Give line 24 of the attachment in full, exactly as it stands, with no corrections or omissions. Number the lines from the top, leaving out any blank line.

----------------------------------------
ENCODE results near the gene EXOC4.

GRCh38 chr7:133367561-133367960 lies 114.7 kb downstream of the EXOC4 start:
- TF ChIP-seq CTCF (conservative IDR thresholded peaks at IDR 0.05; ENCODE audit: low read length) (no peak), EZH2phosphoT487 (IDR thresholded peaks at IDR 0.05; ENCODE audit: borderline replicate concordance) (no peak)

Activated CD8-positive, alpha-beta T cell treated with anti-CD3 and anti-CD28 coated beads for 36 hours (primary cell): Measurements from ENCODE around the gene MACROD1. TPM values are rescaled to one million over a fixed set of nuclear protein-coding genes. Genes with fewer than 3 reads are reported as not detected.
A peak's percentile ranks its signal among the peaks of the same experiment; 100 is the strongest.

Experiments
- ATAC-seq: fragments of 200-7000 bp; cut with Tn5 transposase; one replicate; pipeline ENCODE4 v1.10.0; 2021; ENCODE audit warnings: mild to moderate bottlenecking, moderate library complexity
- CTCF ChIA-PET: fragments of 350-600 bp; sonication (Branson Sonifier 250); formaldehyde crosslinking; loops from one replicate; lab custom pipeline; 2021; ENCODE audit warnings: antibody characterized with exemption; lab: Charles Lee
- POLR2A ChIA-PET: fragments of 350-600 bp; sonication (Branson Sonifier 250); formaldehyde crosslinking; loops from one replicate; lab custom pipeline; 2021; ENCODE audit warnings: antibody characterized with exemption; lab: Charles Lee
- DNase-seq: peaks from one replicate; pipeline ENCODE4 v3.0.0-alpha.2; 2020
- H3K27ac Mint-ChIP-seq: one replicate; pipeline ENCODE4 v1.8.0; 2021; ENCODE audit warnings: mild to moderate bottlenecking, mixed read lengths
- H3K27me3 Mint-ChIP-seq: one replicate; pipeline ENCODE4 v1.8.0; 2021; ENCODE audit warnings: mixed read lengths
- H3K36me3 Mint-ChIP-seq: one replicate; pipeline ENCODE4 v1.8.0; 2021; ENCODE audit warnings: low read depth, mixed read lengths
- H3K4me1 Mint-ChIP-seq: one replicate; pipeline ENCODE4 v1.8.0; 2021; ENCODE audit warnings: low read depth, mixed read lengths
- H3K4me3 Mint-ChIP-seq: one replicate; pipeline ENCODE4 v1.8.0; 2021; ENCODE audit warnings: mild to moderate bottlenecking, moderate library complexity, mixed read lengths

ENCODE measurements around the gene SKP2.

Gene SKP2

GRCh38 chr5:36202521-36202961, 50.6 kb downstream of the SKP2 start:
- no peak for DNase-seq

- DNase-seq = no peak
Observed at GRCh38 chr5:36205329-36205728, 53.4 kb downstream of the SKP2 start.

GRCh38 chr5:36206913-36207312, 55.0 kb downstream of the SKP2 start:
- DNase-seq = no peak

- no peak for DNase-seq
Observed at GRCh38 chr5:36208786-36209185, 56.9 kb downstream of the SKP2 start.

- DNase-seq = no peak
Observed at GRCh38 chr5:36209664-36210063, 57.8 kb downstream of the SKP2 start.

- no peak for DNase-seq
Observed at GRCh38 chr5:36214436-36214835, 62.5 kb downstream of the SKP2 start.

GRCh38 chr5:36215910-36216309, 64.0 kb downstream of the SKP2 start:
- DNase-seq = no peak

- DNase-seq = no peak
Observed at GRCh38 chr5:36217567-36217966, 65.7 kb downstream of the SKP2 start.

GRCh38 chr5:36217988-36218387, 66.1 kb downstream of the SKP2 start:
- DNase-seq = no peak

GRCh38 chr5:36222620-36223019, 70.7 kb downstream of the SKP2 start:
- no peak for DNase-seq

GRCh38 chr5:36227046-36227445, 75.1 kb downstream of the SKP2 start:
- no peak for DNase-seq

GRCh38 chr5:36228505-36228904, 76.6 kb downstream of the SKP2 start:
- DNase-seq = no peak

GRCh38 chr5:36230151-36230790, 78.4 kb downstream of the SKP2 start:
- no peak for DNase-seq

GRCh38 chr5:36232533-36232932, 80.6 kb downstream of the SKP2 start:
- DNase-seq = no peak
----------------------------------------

- no peak for DNase-seq